Global climate change is on the political agenda primarily as a result of science and the warnings of the scientific community, and is commonly seen as a quintessentially scientific matter. However, the development of policy on this issue in the U.S. today does not turn on the scientific evidence. Rather, policy is determined by the political and economic forces involved, with reference to the science only to support positions reached on other grounds. The reasons relate primarily to the uncertainty in the evidence, the structure and politics of the government, the economic costs and impact of change and of policies to reduce greenhouse gases, the international structure in which the issue is being confronted, the role of the media, and the effects of partisan politics. In this situation, the scientific and engineering communities (including social scientists and especially economists) have a major responsibility to maintain their professional values and objectivity so dominated at the moment by other pressures. Only that way can they retain the public trust that will be necessary if and when costly policy measures must be undertaken.
Primary Factors Affecting the Role of Science
1. The use of evidence in the face of uncertainty
2. The structure and politics of government
3. Economic costs and impact
4. International structure and U.S. response
5. The media and the public
6. Partisan politics
Global climate change is on the political agenda primarily as a result of science and the warnings of the scientific community. The forecasts of dangerous warming of the atmosphere in the near future, fortuitously assisted by weather events that appeared to justify the forecasts, aroused governments and publics to enter into perhaps the most complicated, and significant, international negotiations ever attempted. Essential questions of the rapidity of climate change, its effects, and the options for response have energized the scientific and allied communities in analyses that are deeply dependent on scientific evidence and analysis.
The resulting national and international policy debate is unfolding rapidly. But, it is also becoming increasingly mired in controversy, nowhere more so than in the United States. How is it that the U. S., the undisputed leader in science and technology, is finding it so difficult to converge on agreed policies for an ecological threat that, if it materialized, could have catastrophic consequences for the nation and the world?
Perhaps the most striking observation is that this policy issue, clearly on the agenda as a result of science and permeated with scientifically-based questions, is not now a scientific issue. That is, much of the controversy appears to revolve around science, but in fact the policy conclusions drawn from today's debate are determined primarily by the political and economic forces involved. How could that be so for an issue generally seen as quintessentially a scientific matter, and a paradigm of the kinds of scientific and technological issues nations will have to face in the future?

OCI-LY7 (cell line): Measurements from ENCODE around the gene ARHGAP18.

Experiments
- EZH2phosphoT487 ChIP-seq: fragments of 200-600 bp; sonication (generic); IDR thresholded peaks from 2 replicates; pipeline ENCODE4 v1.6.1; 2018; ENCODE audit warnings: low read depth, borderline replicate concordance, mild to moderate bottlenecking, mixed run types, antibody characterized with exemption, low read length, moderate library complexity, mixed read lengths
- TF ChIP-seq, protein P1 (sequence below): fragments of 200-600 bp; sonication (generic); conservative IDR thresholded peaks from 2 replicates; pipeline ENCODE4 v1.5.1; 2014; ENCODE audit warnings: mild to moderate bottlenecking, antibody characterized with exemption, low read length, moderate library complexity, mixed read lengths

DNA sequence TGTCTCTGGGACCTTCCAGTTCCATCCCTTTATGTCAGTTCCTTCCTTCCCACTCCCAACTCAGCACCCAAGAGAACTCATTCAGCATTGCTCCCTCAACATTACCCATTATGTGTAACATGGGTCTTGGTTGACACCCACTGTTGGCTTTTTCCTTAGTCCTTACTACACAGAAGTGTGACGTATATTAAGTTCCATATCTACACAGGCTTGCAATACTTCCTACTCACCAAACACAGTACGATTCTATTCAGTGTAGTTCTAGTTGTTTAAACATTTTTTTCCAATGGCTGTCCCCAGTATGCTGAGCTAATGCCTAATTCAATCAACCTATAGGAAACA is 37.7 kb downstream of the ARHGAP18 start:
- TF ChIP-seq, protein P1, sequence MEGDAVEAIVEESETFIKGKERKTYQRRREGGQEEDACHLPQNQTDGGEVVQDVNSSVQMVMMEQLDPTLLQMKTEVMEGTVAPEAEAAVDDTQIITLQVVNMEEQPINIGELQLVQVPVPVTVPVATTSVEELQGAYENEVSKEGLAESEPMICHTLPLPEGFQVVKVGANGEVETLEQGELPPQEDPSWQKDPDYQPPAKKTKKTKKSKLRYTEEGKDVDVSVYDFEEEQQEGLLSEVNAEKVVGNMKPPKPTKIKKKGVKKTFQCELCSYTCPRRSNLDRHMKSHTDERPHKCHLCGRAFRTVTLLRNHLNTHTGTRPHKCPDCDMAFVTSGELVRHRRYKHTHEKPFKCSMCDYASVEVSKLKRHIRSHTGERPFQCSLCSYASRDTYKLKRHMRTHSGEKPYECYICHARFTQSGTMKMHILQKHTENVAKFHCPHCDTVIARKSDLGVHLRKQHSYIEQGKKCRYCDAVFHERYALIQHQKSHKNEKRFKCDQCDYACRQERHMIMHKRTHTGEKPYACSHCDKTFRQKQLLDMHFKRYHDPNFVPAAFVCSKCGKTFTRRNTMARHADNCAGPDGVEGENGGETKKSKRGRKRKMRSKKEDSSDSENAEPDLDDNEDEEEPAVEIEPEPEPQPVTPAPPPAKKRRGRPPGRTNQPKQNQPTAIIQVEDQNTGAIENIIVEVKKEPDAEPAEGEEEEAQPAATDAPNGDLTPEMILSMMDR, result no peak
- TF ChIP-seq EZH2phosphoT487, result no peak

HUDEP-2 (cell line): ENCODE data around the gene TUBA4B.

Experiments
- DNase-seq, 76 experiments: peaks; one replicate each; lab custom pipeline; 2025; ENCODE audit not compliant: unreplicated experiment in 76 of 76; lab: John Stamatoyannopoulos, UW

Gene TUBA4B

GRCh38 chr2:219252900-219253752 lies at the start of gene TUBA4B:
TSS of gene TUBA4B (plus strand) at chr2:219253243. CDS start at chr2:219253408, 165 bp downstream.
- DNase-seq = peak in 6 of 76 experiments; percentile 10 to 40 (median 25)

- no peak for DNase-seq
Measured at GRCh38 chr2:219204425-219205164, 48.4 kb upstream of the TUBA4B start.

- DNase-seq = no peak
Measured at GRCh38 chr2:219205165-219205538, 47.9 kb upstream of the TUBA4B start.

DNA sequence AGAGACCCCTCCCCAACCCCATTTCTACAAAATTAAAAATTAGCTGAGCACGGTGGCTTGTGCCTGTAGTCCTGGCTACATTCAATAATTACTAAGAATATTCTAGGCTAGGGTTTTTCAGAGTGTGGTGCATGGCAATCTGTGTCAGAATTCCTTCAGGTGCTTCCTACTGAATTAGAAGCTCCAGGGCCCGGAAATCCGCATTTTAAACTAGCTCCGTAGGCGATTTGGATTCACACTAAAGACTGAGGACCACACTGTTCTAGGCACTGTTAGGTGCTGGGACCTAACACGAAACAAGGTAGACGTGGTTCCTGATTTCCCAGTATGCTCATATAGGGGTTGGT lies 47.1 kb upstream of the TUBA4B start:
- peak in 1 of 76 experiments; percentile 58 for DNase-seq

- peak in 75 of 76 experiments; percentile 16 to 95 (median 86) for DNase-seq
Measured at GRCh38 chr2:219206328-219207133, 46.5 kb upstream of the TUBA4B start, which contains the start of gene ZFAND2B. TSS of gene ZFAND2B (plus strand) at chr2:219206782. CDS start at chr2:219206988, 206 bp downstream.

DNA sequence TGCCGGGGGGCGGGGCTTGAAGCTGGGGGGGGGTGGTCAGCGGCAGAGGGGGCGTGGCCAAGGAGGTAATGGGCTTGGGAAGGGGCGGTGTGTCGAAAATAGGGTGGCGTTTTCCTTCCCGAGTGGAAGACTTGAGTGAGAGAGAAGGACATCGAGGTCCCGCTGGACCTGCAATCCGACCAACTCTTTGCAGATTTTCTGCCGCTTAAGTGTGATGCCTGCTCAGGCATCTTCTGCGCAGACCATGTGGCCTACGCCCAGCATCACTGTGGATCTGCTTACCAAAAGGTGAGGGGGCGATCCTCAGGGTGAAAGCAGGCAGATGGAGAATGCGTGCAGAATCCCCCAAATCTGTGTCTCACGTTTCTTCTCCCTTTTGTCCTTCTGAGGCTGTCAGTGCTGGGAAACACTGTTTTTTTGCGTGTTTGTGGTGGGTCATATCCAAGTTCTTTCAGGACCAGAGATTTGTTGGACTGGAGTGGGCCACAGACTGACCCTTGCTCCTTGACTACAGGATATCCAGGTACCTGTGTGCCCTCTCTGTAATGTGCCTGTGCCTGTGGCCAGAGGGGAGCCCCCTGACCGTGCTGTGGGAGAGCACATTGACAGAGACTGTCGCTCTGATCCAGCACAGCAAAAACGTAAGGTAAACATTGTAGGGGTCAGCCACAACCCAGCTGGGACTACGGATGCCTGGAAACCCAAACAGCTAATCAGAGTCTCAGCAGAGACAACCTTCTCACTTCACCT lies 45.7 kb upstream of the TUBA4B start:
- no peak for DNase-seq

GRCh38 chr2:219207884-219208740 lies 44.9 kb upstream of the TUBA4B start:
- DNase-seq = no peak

The explanation lies in the many factors at work as the policy process is forced to encounter, assimilate, contest, modify, ignore, and otherwise respond to the presentation of scientific evidence and analysis on an issue that raises questions as varied and politically or economically sensitive as (among others) contesting interests, environmental dangers, differing national policy processes, distribution between haves and have-nots, intergenerational equity, national sovereignty, and the function and competence of international institutions, What are the primary factors that determine policy outcomes on this complex subject? Detailing them can demonstrate in a vivid way on a particularly significant issue how knowledge interacts with the formulation and development of policy in the U.S.
In December of 1997 a Protocol to the Framework Convention for Climate Change (FCCC) was negotiated in Kyoto, Japan, aiming for the first time to set mandatory limits on greenhouse gas emissions of industrial nations. Under the Kyoto Protocol, the U.S. would be committed to a reduction of emissions to 7% below the levels of 1990 by the years 2008-2012. Only Annex I countries--the industrialized countries of the OECD and of the former Soviet Union and Eastern Europe--are assigned commitments under the Protocol. Non-Annex I countries have assumed no formal obligations to regulate emissions. The FCCC, which included no mandatory target reductions, was agreed to in Rio de Janeiro in 1992 and has been signed and ratified by 175 countries, including the U.S. Though the U.S. was instrumental at the last moment in bringing about agreement at Kyoto, it did not sign the Protocol for many months. The Administration has indicated it has no intention to bring it to the Senate for ratification in the near future, where the prospects for early ratification are dim. As of October, 1998, 57 countries representing in excess of 40% of emissions have signed the Protocol. However, 55 countries representing 55% of emissions of Annex I countries must ratify, not just sign, the Protocol for it to come into force.